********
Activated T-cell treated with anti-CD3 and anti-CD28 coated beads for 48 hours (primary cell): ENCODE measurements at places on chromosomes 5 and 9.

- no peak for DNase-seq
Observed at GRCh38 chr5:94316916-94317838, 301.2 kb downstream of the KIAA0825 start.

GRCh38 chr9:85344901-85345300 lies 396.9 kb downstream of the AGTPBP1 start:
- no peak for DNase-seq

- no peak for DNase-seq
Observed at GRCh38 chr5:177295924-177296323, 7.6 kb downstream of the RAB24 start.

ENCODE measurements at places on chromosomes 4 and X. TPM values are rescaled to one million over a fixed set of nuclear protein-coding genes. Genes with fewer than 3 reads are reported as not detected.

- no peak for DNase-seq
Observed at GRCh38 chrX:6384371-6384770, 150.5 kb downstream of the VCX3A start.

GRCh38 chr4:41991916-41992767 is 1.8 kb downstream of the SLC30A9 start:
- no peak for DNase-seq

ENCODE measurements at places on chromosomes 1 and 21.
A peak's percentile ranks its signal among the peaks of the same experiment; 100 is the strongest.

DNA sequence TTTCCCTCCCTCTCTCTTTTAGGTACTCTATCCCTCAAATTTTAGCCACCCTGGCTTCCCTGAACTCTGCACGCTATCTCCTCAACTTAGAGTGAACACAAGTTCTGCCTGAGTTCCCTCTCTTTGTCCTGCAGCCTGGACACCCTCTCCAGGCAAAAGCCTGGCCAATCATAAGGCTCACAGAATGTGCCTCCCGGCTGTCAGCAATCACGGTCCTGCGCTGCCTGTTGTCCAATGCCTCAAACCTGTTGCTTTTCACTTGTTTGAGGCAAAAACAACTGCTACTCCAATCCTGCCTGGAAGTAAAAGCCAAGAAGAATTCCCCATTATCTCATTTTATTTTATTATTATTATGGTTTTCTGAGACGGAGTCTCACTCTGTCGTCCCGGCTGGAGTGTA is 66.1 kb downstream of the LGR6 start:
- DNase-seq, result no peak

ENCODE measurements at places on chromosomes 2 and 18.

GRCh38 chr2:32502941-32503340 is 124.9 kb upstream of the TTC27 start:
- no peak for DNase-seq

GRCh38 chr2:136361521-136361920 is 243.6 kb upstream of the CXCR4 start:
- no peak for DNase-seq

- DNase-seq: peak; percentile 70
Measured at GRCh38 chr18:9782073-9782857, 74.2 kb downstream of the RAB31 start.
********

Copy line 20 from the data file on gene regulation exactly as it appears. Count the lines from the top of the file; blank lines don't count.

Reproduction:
GRCh38 chr2:136361521-136361920 is 243.6 kb upstream of the CXCR4 start: